Jane Austen fans will lovingly quibble over which of her novels is the best. Pride and Prejudice
is a universal favorite (and my personal choice), while Sense and Sensibility
has a strong following behind it. But scholars often point to Emma
as her finest work. It is her longest work and she excels at using dialogue as the vehicle for telling you the most about her characters. Seemingly unimportant conversations are essential at showing you the motives, the tenancies, the strengths, and the errors of her characters. I’ve read this book several times and now spend more time on these character-driven sections than in the past. It is truly some amazing writing.
But what has held me, and perhaps others, away raising the Emma flag too often is, well, Emma. Austen herself famously wrote in a letter prior to starting the novel that “I am going to take a heroine whom no one but myself will much like.” I must say, I’ve always felt she hit it on the mark. Emma is a manipulative person who feels she knows what is better for everyone else than they do themselves. When her attempts at matchmaking fail, she shows temporary guilt, and then unconsciously moves on to the next matchmaking attempt. She grooms one young lady like a puppy, and then sets her up for one fall after another (unintentionally, but still!). And then (PLOT SPOILER) in the end she gets all that she wants. Clearly, if you are familiar with Austen you expect a happy ending, so that is not much of a spoiler, especially she does not figure out what she wants until near the end of the novel.
Perhaps the most damaging mark against Emma comes close to the end when she makes an accurate, but hurtful, comment toward a woman who talks too much. The “Box Hill Incident” shows Emma at her worst in that she seems unaware of the influence she has on others. Only when she is taken to task by her friend, Mr. Knightly, for her comment, does she begin to understand the damage she has done. That she is unable to immediately undo the damage gives her time to consider the consequences. I’ve always felt uncomfortable with this scene because, to put it simply, it is uncomfortable. You watch helplessly as one person makes a fool of themselves and then makes it worse by her cutting remark. However, reading it this time, I was uncomfortable because it is a great shot — she is right on mark and she is funny. That line to one person may have returned with an equally adept shot, but in this case she hits a person who is defenseless in so many ways. Mr. Knightly highlights this in his censure of Emma’s actions.
Which brings us to the underlying issue of class distinction found in the novel. What makes Emma’s comment so wrong is not the comment itself, but the person she hurt. It is someone beneath her social circle, someone who has seen her social stature drop, and someone who will not see it rise. She is down and Emma has kicked her.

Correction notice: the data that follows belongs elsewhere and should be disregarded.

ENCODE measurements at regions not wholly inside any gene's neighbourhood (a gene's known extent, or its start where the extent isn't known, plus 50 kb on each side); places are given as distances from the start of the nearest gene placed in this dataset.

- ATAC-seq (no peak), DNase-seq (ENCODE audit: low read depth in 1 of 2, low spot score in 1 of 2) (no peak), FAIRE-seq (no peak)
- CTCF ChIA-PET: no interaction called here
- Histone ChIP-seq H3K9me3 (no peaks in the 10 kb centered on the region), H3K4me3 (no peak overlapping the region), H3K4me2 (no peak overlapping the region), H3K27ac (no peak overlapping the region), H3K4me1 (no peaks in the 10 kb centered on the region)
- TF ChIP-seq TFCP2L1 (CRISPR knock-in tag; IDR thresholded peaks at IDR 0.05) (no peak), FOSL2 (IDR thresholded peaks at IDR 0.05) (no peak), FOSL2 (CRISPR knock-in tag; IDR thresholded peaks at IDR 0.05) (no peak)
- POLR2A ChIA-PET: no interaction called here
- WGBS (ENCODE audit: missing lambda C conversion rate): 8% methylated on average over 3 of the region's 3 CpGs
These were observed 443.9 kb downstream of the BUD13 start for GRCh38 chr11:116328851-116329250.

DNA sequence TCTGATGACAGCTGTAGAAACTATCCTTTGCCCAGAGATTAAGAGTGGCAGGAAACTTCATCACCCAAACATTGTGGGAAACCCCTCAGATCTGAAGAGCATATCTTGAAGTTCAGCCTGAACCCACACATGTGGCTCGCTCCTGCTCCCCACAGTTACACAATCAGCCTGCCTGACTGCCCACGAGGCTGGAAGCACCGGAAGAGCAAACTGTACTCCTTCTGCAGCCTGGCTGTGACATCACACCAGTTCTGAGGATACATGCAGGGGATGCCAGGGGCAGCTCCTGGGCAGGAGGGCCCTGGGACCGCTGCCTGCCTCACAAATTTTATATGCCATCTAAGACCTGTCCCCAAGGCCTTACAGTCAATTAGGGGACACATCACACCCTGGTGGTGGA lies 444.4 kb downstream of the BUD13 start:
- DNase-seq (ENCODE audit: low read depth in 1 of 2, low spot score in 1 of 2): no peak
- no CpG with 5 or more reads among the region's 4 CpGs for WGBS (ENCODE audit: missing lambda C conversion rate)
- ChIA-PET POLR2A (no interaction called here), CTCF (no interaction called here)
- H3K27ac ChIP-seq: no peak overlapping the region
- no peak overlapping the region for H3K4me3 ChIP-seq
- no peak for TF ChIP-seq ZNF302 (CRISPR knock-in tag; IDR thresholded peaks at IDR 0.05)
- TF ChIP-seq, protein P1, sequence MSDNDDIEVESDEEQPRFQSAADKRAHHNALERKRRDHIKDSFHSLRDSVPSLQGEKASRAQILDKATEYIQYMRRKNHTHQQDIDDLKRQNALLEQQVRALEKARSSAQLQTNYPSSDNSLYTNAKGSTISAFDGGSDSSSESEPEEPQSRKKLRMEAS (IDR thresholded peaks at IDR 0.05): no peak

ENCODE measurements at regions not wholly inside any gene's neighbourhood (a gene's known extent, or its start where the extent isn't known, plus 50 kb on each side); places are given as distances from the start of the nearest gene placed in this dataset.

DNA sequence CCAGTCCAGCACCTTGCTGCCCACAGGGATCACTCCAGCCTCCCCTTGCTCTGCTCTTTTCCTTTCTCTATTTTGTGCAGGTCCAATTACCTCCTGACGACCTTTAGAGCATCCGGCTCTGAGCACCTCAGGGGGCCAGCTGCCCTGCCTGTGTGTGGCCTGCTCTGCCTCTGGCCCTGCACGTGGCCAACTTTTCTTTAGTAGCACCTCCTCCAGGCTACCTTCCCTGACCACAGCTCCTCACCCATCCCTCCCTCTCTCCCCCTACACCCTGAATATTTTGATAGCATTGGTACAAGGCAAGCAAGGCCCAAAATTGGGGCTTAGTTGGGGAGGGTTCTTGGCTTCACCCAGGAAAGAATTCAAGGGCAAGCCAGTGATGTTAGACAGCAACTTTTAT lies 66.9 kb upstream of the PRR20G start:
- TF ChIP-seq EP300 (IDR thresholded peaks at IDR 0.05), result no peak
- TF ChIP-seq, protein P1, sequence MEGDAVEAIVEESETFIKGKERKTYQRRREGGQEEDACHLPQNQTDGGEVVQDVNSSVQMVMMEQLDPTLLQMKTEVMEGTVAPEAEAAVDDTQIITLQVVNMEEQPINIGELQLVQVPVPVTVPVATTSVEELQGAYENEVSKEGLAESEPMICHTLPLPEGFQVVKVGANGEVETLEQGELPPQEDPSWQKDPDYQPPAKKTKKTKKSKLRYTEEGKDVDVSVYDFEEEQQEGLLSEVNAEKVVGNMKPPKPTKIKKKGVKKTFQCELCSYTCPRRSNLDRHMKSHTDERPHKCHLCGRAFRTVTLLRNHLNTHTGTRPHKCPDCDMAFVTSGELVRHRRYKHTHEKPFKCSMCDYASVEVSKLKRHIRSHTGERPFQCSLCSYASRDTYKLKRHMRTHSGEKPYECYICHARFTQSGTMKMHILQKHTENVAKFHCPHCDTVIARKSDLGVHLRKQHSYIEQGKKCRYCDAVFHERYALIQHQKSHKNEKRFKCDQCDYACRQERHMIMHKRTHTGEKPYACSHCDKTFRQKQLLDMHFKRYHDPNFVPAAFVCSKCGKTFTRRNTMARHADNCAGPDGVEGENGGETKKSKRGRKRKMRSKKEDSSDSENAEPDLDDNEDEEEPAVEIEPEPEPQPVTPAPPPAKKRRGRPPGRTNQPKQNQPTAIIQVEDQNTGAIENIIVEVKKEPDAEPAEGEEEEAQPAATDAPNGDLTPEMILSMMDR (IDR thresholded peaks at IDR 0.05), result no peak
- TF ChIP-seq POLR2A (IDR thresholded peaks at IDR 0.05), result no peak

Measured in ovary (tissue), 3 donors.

Emma should have see the fault because she is very conscious of class. But as Mr. Knightly implies, that is simply a matter of birth. While she will have advantages that others will not, that only makes it more important for her to reach out to others.
Austen shows the breaking down of the social classes in the early 19th century. Wealthy tradespeople are buying property and asserting their social demands — think of it as the New York battles between “old” and “new” money seen in Edith Wharton’s novels. In Emma we see the blurring of these lines, especially in a small society, but the lines are still there. By the end of the novel the lines have been broken in one case, but maintained in two other relationships. Austen blesses them all with happiness.
As for Emma, she is unlikable in that she is really like us. She is a flawed character. Austen does not present too many stereotypes, and, in fact, Pride and Prejudice relies on our character flaws for driving the novel forward. But Emma is more flawed, more realistic, than most of Austen’s characters. It may be that glimpse in the mirror which has driven me away from Emma since I first read this novel many years ago. As I get older I find I’m more comfortable acknowledging my faults. Perhaps that is why I’m now more comfortable with Emma.
A final note. I read the “Annotated” version by David Shapard. This is the third of these editions I have read and I enjoy them immensely. On the left hand page is the text and on the right hand page are Shapard’s notes, which at times are reflections on the text, at times clarifications of definitions, and at times insight into time-specific elements (such as what the different carriage styles signify). For a first-time reader I would recommend focusing on Austen, but then be sure to return to one of these versions for a fresh look at a classic.